You like hot cereal in the morning, with lots of milk and sugar. Except that there is no milk and sugar now, none in the whole city. But I make your cereal anyway and you eat it with big smiles between every bite. Then you come ready for your nap, so I rock you, after putting the rocker where the sunlight will fail on it. I rock you until you fall asleep and then I put you in my bed. You sleep well there, you like my smell. What will you smell tomorrow night? Surely nobody will rock you tomorrow, not even in the shade. Oh G-d? I cannot do it! I will do it. For you, Mirele, so you will have at least a hope for life.
Mirele, do me a favour. After you’ve grown, after this dirty, nightmarish war is over…I know there will be those who underplay the tragedies going on here every day. They will say, “A war is a war. It was just a war”. Mirele, tell them about this agony! Tell them how you felt secure in my arms rocking to sleep in the sunlight. Tell them how your father ran, one night, a year ago, to get you medicine, past sentries, while breaking the curfew. He risked his life to ease your pain, Mirele. And now the three of us are being torn apart. “Just a war”..?! Tell them, Mirele, that all wars in the world don’t add up to the agony in my heart right now as I write this.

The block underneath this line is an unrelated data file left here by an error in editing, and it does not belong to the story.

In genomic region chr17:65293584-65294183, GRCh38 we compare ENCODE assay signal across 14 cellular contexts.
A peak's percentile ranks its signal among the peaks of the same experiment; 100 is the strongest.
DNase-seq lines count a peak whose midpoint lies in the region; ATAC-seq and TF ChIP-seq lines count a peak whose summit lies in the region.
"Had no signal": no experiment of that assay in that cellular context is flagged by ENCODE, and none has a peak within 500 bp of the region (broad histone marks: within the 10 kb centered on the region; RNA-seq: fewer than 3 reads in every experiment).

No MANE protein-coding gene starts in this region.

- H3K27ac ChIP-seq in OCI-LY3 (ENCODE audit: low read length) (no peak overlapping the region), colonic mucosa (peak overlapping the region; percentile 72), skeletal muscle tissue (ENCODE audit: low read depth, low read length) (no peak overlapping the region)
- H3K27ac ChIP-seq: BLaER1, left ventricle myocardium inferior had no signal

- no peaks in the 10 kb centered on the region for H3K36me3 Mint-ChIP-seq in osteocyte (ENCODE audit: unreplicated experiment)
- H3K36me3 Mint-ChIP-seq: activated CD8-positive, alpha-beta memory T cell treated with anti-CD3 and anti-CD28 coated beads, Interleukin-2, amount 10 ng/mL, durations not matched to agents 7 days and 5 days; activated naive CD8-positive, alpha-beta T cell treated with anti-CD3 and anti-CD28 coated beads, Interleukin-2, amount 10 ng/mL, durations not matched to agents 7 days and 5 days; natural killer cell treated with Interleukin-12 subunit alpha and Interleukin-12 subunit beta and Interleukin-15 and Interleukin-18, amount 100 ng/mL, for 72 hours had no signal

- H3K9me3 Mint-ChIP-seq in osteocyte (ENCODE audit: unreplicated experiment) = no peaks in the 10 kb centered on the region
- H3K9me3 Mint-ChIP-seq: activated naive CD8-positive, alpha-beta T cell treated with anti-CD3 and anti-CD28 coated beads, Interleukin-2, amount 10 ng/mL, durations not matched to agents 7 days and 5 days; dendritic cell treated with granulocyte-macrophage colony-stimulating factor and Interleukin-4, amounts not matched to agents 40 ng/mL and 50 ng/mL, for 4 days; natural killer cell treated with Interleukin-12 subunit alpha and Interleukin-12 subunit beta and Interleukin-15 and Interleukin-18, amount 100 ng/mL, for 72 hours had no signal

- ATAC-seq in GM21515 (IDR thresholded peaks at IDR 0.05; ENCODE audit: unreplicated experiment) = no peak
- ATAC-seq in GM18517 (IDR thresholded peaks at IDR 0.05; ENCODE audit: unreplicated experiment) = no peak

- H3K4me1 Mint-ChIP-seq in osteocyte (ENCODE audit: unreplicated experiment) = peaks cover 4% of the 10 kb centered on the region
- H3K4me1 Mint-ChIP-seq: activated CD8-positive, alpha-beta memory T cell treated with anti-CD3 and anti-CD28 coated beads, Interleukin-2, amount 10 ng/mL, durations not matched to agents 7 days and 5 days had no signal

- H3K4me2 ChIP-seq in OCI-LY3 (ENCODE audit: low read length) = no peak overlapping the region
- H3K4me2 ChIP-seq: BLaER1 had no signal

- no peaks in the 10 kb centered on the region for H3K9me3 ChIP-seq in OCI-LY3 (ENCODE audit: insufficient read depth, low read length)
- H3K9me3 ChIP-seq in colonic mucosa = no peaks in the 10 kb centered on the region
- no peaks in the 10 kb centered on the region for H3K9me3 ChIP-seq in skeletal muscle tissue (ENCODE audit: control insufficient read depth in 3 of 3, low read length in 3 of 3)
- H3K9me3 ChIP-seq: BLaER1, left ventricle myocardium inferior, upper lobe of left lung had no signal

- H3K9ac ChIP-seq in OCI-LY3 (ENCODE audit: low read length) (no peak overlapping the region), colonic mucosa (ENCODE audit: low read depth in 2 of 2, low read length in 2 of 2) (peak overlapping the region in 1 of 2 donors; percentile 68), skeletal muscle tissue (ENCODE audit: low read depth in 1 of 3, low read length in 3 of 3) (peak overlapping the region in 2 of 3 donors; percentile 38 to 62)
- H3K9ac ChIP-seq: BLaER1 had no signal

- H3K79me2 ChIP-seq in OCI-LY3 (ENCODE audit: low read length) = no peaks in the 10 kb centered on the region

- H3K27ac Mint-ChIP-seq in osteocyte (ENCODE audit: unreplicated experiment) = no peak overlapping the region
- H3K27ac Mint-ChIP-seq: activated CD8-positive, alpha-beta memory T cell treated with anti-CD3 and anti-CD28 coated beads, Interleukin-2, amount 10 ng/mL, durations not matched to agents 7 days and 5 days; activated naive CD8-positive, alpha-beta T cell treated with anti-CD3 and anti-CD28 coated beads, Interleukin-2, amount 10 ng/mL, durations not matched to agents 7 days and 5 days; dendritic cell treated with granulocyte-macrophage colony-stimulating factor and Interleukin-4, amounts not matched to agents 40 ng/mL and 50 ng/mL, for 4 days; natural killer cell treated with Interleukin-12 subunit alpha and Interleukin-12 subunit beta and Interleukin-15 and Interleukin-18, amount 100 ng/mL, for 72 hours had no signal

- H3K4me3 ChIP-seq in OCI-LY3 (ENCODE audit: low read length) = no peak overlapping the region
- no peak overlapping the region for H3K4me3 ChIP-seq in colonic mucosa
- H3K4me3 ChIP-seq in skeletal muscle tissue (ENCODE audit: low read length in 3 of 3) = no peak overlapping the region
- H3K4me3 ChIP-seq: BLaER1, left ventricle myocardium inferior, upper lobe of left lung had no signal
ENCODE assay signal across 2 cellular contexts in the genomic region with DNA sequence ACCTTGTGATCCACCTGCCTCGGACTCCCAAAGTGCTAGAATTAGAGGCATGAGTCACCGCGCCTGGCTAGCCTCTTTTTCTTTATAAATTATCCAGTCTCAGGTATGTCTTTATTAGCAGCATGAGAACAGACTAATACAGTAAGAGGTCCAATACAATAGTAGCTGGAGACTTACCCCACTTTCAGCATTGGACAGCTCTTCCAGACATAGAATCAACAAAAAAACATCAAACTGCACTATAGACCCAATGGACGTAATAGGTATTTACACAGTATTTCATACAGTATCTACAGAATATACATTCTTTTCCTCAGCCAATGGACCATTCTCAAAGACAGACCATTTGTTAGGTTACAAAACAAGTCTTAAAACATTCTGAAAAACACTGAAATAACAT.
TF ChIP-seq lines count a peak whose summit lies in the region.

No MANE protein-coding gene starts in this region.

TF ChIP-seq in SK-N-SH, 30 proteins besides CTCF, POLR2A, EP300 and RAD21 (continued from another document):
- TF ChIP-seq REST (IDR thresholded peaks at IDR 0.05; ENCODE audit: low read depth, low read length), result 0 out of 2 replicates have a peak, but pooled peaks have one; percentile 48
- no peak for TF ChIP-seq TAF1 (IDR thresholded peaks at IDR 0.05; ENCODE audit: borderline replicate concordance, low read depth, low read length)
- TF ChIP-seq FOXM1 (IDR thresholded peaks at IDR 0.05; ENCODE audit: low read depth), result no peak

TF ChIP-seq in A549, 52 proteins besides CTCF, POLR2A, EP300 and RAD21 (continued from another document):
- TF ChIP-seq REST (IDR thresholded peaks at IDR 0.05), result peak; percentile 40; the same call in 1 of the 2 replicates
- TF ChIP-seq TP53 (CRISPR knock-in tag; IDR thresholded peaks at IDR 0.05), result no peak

G-d it’s 2a.m. already. Only two more hours with my love, my baby, my life, my Mirele. I’m going to hold you now, Mirele, for two hours. Your father and I are going to wake you, feed you and tell you over and over how much we love you. You’re barely two years old, but maybe, if G-d is good, maybe, you’ll remember it and maybe you’ll keep this letter until you’re old enough to read it.
There will be bad times for you, Mirele, I know. But just think about me holding you, rocking you to sleep in the sunlight. Keep that sunlight in your heart always.